All of the following conditions can lead to wheezing:

  • Allergies
  • Anaphylaxis (a severe allergic reaction, such as to an insect bite or medication)
  • Asthma
  • Breathing a foreign object into the airways to the lungs
  • Bronchiectasis (a chronic lung condition in which abnormal widening of bronchial tubes inhibits mucus clearing)
  • Bronchiolitis (swelling and mucus buildup in the smallest air passages in the lungs) especially in young children
  • Bronchitis which is swelling and mucus buildup in the main passages that carry air to the lungs
  • Childhood asthma
  • COPD (chronic obstructive pulmonary disease)
  • Emphysema
  • Epiglottitis (swelling of the “lid” of your windpipe)
  • Gastroesophageal reflux disease (GERD)
  • Heart failure (cardiac asthma)
  • Insect sting that causes an allergic reaction
  • Lung cancer
  • Medications (particularly aspirin)
  • Sleep apnea, obstructive (a condition in which breathing stops and starts during sleep)
  • Pneumonia (infection of the lungs)
  • Respiratory syncytial virus (RSV) — especially in young children
  • Respiratory tract infection (especially in children younger than 2)
  • Smoking
  • Vocal cord dysfunction (a condition that affects vocal cord movement)

Wheezing diagnosis

Your doctor will perform a physical exam and ask about your medical history and symptoms. Questions about your wheezing may include when it started, how long it has lasted, when it is worse, and what might have caused it.

The physical exam may include listening to the lung sounds (auscultation). If your child has the symptoms, the provider will make sure your child didn’t swallow a foreign object.

Tests that may be done include:

  • Blood work, possibly including arterial blood gases
  • Chest x-ray
  • Lung function tests

A hospital stay may be needed if:

  • Breathing is particularly difficult
  • Medicines need to be given through a vein (IV)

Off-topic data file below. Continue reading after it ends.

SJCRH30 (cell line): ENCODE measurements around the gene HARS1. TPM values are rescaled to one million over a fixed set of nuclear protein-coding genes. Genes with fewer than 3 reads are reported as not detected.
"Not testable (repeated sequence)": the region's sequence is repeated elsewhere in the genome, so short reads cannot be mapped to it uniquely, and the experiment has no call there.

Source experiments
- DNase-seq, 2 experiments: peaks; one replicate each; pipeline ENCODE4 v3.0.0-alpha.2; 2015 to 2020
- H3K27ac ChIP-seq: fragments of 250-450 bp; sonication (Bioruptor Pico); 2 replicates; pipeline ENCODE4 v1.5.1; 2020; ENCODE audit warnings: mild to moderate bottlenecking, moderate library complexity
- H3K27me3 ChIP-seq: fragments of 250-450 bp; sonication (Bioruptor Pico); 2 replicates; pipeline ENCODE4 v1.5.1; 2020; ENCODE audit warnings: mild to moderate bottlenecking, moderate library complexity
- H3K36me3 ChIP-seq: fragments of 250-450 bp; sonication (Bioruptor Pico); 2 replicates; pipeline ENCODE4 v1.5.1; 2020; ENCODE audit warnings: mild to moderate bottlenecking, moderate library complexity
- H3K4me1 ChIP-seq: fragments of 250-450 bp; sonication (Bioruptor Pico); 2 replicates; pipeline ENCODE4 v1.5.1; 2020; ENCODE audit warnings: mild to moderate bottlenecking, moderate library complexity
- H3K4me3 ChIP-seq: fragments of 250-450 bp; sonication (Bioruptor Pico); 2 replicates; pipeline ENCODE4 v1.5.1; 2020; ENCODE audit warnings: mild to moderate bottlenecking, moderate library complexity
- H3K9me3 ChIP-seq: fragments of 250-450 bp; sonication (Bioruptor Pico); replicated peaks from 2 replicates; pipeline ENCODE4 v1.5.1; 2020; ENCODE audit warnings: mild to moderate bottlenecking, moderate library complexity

• Supplemental oxygen is required
  • The person needs to be closely watched by medical personnel

Wheezing treatment

Wheezing treatment is to treat the underlying cause of wheezing (see causes above).

To ease mild wheezing related to a common cold or upper respiratory infection, try these tips:

  • Moisturize the air. Use a humidifier, take a steamy shower or sit in the bathroom with the door closed while running a hot shower. Moist air might help relieve mild wheezing in some instances.
  • Drink fluids. Warm liquids can relax the airway and loosen up sticky mucus in your throat.
  • Avoid tobacco smoke. Active or passive smoking can worsen wheezing.
  • Take all prescribed medications. Follow the doctor’s instructions.
  1. Yi G.A. A software toolkit for respiratory analysis. MIT Computer Sound and Artificial Intelligence Laboratory. 2004;1:215–6.[]
  2. Hadjileontiadis L., Panoulas K., Penzel T., Gross V., Panas S. On applying continuous wavelet transform in wheeze analysis. IEEE Engineering in Medicine and Biology Society. 2004;2:3832–35.[][]
  3. Sovijarvi A.R., Malmberg L.P., Charbonneau G., Vandershoot J. Characteristics of breath sounds and adventitious respiratory sounds. Eur Respir Rev. 2000;10:591–6.[]
  4. Andrès E, Gass R, Charloux A, Brandt C, Hentzler A. Respiratory sound analysis in the era of evidence-based medicine and the world of medicine 2.0. Journal of Medicine and Life. 2018;11(2):89-106.[][][]
Health Jade Team